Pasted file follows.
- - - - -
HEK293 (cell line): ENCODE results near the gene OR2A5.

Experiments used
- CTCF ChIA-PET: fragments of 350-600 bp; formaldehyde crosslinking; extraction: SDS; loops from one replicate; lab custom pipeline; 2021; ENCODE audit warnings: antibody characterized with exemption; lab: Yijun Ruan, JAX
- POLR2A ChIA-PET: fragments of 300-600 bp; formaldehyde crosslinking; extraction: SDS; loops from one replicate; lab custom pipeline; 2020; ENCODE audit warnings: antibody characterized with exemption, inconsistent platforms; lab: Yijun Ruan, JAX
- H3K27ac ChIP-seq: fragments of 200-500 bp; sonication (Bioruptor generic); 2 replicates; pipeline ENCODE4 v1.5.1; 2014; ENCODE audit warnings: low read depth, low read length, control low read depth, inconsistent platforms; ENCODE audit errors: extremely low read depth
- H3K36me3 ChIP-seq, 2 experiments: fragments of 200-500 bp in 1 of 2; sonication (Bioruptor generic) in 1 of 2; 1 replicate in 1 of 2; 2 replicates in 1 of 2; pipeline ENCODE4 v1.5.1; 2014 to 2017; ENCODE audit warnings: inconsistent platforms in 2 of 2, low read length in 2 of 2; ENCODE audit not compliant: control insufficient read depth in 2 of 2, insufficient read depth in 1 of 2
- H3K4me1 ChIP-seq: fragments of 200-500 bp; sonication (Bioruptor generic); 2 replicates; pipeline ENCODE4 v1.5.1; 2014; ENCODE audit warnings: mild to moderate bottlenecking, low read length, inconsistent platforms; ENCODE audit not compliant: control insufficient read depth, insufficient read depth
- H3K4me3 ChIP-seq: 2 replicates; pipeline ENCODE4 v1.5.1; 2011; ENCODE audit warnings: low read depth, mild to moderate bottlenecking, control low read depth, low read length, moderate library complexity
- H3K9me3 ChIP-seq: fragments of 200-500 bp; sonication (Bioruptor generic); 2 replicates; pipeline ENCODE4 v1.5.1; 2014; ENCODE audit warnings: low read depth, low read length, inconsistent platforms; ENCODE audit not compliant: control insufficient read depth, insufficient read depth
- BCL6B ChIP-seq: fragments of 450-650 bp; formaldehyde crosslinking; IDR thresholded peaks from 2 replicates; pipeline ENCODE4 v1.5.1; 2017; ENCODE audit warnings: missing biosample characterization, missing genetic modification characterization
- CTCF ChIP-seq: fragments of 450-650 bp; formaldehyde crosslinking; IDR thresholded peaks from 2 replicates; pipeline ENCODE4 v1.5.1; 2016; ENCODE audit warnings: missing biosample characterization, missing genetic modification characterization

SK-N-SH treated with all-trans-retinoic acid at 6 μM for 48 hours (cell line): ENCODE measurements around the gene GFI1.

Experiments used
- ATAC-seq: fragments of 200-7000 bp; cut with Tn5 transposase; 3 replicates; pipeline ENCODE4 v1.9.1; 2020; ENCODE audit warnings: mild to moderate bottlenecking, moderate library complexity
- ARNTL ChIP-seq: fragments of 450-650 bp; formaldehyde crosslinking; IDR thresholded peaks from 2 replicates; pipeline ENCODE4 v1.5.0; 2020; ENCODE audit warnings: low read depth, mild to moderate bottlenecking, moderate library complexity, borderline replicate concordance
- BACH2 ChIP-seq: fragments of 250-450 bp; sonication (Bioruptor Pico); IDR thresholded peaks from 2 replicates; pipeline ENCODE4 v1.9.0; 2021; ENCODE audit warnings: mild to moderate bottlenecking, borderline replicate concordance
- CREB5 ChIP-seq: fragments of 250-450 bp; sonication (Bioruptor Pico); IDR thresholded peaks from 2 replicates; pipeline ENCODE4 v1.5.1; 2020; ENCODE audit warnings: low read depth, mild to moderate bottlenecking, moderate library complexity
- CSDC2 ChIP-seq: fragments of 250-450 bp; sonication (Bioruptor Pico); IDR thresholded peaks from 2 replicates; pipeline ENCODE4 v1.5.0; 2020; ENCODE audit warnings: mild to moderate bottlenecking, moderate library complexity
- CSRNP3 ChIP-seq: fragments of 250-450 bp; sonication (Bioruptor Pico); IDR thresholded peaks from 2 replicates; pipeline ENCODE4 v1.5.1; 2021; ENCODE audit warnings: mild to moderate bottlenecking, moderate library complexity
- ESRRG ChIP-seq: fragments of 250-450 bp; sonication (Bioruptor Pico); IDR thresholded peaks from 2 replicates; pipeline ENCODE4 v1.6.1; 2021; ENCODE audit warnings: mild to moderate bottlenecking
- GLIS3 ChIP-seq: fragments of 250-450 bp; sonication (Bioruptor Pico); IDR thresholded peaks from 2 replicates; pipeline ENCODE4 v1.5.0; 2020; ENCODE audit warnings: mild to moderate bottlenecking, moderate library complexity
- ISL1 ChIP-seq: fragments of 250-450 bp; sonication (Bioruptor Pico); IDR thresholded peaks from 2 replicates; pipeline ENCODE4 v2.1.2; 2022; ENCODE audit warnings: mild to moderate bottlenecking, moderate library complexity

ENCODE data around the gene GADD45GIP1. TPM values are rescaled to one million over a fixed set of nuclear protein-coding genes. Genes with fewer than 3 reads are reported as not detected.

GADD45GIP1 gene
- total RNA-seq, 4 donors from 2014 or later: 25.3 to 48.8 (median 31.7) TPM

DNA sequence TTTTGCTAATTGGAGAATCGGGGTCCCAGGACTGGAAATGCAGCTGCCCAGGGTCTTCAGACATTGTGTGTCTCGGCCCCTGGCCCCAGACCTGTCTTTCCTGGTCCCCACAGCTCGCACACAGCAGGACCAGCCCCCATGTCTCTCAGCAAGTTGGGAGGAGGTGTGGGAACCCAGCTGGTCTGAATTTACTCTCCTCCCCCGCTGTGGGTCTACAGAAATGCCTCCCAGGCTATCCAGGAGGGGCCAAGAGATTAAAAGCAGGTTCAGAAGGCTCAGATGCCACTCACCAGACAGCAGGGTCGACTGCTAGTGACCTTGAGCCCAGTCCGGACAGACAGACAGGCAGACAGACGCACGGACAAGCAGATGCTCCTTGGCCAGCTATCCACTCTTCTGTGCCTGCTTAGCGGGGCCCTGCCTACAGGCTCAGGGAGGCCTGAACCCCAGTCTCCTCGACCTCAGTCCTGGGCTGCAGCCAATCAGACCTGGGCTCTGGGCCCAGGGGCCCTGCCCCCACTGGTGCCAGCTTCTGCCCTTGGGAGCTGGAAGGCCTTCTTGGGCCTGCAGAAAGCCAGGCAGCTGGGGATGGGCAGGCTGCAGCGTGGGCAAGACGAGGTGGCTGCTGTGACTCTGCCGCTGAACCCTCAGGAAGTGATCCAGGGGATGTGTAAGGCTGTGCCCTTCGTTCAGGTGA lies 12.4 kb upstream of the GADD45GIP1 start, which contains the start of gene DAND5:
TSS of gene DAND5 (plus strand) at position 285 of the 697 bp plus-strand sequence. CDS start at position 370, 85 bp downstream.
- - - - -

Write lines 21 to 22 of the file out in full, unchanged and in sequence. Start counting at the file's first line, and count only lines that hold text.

- GLIS3 ChIP-seq: fragments of 250-450 bp; sonication (Bioruptor Pico); IDR thresholded peaks from 2 replicates; pipeline ENCODE4 v1.5.0; 2020; ENCODE audit warnings: mild to moderate bottlenecking, moderate library complexity
- ISL1 ChIP-seq: fragments of 250-450 bp; sonication (Bioruptor Pico); IDR thresholded peaks from 2 replicates; pipeline ENCODE4 v2.1.2; 2022; ENCODE audit warnings: mild to moderate bottlenecking, moderate library complexity